Oakman

Circa 90's Delta Contractor Saw, motor?

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You know the one with the cast iron top and steel side tables.  The motor was slung off the back on a pivoting bracket and connected to the blade with a belt tensioned by the weight of the motor.  I have one disassembled and packed away so I can't get a picture at the moment.  I have all the pieces but I know it needs a motor.  Anyone know what it takes off the top of their head?

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Find the model plate on the saw and then Google. On classic tools there's tons out, there including parts lists. You can always kludge a motor on if you know the RPM and horsepower, but it's better to know what is actually supposed to go on.

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41 mins ago, gellfex said:

Find the model plate on the saw and then Google. On classic tools there's tons out, there including parts lists. You can always kludge a motor on if you know the RPM and horsepower, but it's better to know what is actually supposed to go on.

Yes I get that, but as I said, it's packed away at the moment so I can't access the plate.  Was hoping someone here had one. . .

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2 mins ago, Oakman said:

Yes I get that, but as I said, it's packed away at the moment so I can't access the plate.  Was hoping someone here had one. . .

Google images for 'delta table saw' till you find one that looks like it and follow the bread crumbs to a model number. I've done this a number of times. The biggest fail I've ever had was a super Dremel made by "Precision Tool'. That was un-Googleable!

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That saw takes a 56 frame 3450rpm single phase motor If you're buying a motor make sure you can reverse rotation. If I remember correctly the drive side is is on the left side facing the motor from the rear of the saw. Used these many years ago, great saw. Hung a 2 HP and 3 hp motors of these with no problem. Stock they came with either 1 or 1 1/2 hp (I would recommend nothing less than a 1 1/2 hp wire 220v . Use a power twist belt (a little expensive) but vibration is greatly reduced.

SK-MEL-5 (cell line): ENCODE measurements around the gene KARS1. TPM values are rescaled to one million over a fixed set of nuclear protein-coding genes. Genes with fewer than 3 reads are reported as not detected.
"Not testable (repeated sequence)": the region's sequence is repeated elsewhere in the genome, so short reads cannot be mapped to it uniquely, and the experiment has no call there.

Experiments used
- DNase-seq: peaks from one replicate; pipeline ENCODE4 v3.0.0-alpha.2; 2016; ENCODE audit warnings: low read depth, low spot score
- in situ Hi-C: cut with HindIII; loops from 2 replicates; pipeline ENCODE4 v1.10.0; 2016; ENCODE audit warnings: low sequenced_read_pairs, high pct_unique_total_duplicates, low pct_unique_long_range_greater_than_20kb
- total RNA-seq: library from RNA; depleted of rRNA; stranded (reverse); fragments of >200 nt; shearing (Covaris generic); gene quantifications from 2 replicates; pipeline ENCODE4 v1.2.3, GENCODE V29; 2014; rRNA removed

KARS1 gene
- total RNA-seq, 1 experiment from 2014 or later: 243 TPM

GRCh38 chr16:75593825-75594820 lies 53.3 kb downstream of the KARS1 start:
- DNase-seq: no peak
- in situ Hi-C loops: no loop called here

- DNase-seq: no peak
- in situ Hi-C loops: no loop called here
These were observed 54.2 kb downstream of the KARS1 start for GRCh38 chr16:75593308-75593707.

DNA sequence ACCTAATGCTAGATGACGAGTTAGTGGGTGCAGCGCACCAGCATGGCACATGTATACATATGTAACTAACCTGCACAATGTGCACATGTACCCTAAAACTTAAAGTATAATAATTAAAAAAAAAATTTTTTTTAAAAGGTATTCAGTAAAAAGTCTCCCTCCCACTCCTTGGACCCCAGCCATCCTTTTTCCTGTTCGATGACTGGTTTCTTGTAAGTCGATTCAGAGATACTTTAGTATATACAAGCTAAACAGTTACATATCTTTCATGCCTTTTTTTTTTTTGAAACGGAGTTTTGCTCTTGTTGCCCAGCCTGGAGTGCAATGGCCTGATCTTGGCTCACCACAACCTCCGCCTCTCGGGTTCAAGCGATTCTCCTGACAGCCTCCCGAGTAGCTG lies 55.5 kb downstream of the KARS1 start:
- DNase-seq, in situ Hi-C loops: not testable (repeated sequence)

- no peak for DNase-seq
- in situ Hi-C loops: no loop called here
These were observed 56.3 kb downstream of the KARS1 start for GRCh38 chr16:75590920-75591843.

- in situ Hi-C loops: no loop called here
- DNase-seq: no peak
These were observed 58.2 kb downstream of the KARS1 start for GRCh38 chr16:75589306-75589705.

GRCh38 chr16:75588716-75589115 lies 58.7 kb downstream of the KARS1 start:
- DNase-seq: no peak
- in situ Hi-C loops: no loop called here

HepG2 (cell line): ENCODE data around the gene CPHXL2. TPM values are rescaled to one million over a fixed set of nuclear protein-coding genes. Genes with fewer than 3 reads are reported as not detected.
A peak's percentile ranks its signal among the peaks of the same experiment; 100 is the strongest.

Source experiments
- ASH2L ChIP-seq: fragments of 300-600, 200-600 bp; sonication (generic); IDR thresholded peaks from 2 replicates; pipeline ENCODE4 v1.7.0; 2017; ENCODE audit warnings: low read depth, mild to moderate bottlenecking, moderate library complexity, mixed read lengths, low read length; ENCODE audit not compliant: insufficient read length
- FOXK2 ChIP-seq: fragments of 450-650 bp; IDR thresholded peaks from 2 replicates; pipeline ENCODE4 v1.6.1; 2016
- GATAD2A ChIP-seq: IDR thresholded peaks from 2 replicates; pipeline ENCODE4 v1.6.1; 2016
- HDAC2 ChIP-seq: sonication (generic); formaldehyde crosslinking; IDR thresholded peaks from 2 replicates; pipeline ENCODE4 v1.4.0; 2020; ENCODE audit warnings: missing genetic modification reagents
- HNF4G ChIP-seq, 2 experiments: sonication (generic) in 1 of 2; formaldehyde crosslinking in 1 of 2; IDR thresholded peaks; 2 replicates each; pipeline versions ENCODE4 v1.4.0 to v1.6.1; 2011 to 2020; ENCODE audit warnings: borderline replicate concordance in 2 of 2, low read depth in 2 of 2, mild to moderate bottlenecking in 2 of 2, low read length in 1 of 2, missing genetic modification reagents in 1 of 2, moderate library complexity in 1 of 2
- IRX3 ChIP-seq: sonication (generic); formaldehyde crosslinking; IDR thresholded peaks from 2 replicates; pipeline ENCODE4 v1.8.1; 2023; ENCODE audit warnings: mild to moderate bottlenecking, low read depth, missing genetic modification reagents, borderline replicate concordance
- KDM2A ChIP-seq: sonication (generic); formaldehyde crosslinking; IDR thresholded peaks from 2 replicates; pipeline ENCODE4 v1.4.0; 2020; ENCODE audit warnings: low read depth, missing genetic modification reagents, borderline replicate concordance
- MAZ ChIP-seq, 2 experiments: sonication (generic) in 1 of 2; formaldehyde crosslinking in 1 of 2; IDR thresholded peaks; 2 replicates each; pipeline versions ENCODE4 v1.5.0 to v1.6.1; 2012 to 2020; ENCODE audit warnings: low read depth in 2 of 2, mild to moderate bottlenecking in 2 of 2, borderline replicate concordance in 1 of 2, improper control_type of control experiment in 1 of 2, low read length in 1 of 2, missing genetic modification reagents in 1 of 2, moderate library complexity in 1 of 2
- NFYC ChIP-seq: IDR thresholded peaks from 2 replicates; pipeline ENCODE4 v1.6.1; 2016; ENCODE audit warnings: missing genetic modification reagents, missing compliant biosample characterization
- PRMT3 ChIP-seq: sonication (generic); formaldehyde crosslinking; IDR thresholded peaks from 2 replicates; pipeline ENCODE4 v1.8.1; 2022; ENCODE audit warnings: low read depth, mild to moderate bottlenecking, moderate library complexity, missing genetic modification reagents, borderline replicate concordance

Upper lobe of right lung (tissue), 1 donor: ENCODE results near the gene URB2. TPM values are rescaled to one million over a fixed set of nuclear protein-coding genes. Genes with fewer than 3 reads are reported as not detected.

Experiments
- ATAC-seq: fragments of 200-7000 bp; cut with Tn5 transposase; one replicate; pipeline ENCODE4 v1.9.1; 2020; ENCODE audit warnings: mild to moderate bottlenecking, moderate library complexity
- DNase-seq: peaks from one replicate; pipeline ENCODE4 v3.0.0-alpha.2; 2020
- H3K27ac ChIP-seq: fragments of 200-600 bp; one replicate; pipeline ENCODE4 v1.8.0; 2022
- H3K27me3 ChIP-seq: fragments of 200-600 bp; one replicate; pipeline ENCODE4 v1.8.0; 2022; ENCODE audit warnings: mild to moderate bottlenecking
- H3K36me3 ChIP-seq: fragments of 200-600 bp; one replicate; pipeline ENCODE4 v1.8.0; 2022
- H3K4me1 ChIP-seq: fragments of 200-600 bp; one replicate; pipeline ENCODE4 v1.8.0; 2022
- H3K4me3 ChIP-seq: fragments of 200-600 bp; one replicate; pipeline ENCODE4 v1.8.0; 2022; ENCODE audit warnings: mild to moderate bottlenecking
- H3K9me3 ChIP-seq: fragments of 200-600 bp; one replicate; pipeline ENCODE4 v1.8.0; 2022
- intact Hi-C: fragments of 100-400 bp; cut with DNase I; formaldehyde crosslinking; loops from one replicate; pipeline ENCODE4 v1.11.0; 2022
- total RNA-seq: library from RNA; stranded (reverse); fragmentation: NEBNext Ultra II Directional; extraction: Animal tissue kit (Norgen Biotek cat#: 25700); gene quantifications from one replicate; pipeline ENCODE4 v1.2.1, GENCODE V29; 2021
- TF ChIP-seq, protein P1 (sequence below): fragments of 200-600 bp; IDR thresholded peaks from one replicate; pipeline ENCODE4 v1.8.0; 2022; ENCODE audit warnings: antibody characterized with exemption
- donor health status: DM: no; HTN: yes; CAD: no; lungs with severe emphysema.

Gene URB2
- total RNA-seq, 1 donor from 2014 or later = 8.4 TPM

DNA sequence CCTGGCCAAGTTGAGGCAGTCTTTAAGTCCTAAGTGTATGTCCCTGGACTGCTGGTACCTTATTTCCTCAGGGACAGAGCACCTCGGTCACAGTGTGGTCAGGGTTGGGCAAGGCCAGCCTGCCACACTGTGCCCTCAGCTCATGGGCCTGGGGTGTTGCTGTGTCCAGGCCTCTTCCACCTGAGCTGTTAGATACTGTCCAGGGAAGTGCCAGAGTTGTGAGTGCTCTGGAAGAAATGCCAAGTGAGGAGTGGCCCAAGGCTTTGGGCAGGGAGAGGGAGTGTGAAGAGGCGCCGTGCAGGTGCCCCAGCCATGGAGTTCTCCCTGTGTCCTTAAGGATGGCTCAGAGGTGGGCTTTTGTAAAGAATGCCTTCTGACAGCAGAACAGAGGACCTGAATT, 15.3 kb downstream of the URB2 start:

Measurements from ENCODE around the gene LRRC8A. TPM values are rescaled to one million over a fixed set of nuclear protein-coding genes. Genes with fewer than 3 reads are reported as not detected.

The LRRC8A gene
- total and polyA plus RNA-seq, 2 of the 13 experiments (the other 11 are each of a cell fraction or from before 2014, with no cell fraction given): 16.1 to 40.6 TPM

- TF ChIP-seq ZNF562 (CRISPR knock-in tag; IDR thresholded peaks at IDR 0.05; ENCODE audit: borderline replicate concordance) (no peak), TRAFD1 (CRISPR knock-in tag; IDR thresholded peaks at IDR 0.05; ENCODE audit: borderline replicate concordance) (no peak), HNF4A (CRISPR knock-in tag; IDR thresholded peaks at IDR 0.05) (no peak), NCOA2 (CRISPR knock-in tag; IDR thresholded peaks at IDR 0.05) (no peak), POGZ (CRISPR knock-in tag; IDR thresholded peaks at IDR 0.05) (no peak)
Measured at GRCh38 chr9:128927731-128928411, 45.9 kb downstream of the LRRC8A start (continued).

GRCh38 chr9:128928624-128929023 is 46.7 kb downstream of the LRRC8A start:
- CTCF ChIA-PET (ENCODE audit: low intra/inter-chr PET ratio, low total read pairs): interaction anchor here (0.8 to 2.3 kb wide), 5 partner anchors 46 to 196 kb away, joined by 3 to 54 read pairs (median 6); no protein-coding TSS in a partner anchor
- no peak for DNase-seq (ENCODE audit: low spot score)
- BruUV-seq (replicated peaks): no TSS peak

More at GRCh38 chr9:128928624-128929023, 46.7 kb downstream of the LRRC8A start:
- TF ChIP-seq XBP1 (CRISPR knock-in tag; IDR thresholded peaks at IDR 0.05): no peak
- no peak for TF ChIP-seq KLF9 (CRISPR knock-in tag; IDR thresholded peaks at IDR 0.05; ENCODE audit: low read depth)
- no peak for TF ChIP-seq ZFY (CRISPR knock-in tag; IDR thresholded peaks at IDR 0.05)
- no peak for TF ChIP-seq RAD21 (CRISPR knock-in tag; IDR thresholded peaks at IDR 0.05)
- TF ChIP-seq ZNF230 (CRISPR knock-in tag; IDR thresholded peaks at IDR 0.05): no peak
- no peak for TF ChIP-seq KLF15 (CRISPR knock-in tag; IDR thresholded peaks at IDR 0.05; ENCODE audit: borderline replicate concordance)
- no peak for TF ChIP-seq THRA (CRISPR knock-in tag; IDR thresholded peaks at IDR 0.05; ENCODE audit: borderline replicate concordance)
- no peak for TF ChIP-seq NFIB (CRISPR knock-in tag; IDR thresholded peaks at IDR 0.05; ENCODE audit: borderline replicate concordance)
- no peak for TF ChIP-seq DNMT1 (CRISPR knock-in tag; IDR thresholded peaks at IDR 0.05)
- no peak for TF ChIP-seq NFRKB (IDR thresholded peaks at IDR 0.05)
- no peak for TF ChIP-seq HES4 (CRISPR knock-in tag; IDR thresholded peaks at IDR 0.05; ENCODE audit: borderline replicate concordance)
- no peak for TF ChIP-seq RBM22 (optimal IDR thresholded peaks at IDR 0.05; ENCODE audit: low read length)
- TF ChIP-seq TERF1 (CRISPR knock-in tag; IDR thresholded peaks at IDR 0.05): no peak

The motor mount should have bracket that regulates the fall of the motor make sure the bolt head is very loose.  Under severe load and binding the motor will jump toward the blade. Make sure the belt allows the motor to fall back far enough

to limit the jump

Great saw, if you can find cast iron extensions (unisaw fit) you'll have a good saw for many years. Had a beismeyer fence of mine. Arbor  bearings are a snap

to replace.

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1 hour ago, ed morini said:

That saw takes a 56 frame 3450rpm single phase motor If you're buying a motor make sure you can reverse rotation. If I remember correctly the drive side is is on the left side facing the motor from the rear of the saw. Used these many years ago, great saw. Hung a 2 HP and 3 hp motors of these with no problem. Stock they came with either 1 or 1 1/2 hp (I would recommend nothing less than a 1 1/2 hp wire 220v . Use a power twist belt (a little expensive) but vibration is greatly reduced.

The motor mount should have bracket that regulates the fall of the motor make sure the bolt head is very loose.  Under severe load and binding the motor will jump toward the blade. Make sure the belt allows the motor to fall back far enough